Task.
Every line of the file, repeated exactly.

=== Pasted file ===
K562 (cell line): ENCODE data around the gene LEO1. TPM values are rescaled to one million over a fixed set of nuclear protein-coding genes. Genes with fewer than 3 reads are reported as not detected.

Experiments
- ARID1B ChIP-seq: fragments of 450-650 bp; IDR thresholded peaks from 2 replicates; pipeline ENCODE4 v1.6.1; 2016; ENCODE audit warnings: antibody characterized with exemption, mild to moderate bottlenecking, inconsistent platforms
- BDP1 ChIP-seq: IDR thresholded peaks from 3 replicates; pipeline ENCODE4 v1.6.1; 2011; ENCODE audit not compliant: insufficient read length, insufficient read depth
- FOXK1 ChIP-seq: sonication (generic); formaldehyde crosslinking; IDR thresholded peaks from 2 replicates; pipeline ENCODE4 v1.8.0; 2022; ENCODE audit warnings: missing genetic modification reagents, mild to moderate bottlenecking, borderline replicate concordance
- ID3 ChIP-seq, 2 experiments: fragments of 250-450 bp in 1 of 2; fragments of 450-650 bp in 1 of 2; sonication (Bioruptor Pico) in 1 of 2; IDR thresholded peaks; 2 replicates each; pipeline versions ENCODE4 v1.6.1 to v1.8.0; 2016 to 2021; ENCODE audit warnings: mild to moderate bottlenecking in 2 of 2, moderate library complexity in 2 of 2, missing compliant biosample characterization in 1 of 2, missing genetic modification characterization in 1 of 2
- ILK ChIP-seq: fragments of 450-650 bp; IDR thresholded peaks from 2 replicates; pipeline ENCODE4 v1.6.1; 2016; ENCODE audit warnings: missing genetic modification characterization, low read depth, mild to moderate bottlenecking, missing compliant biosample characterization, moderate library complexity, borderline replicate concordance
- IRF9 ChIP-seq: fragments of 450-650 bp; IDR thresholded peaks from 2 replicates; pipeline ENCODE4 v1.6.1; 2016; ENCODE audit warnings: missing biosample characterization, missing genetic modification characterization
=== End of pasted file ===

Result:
K562 (cell line): ENCODE data around the gene LEO1. TPM values are rescaled to one million over a fixed set of nuclear protein-coding genes. Genes with fewer than 3 reads are reported as not detected.

Experiments
- ARID1B ChIP-seq: fragments of 450-650 bp; IDR thresholded peaks from 2 replicates; pipeline ENCODE4 v1.6.1; 2016; ENCODE audit warnings: antibody characterized with exemption, mild to moderate bottlenecking, inconsistent platforms
- BDP1 ChIP-seq: IDR thresholded peaks from 3 replicates; pipeline ENCODE4 v1.6.1; 2011; ENCODE audit not compliant: insufficient read length, insufficient read depth
- FOXK1 ChIP-seq: sonication (generic); formaldehyde crosslinking; IDR thresholded peaks from 2 replicates; pipeline ENCODE4 v1.8.0; 2022; ENCODE audit warnings: missing genetic modification reagents, mild to moderate bottlenecking, borderline replicate concordance
- ID3 ChIP-seq, 2 experiments: fragments of 250-450 bp in 1 of 2; fragments of 450-650 bp in 1 of 2; sonication (Bioruptor Pico) in 1 of 2; IDR thresholded peaks; 2 replicates each; pipeline versions ENCODE4 v1.6.1 to v1.8.0; 2016 to 2021; ENCODE audit warnings: mild to moderate bottlenecking in 2 of 2, moderate library complexity in 2 of 2, missing compliant biosample characterization in 1 of 2, missing genetic modification characterization in 1 of 2
- ILK ChIP-seq: fragments of 450-650 bp; IDR thresholded peaks from 2 replicates; pipeline ENCODE4 v1.6.1; 2016; ENCODE audit warnings: missing genetic modification characterization, low read depth, mild to moderate bottlenecking, missing compliant biosample characterization, moderate library complexity, borderline replicate concordance
- IRF9 ChIP-seq: fragments of 450-650 bp; IDR thresholded peaks from 2 replicates; pipeline ENCODE4 v1.6.1; 2016; ENCODE audit warnings: missing biosample characterization, missing genetic modification characterization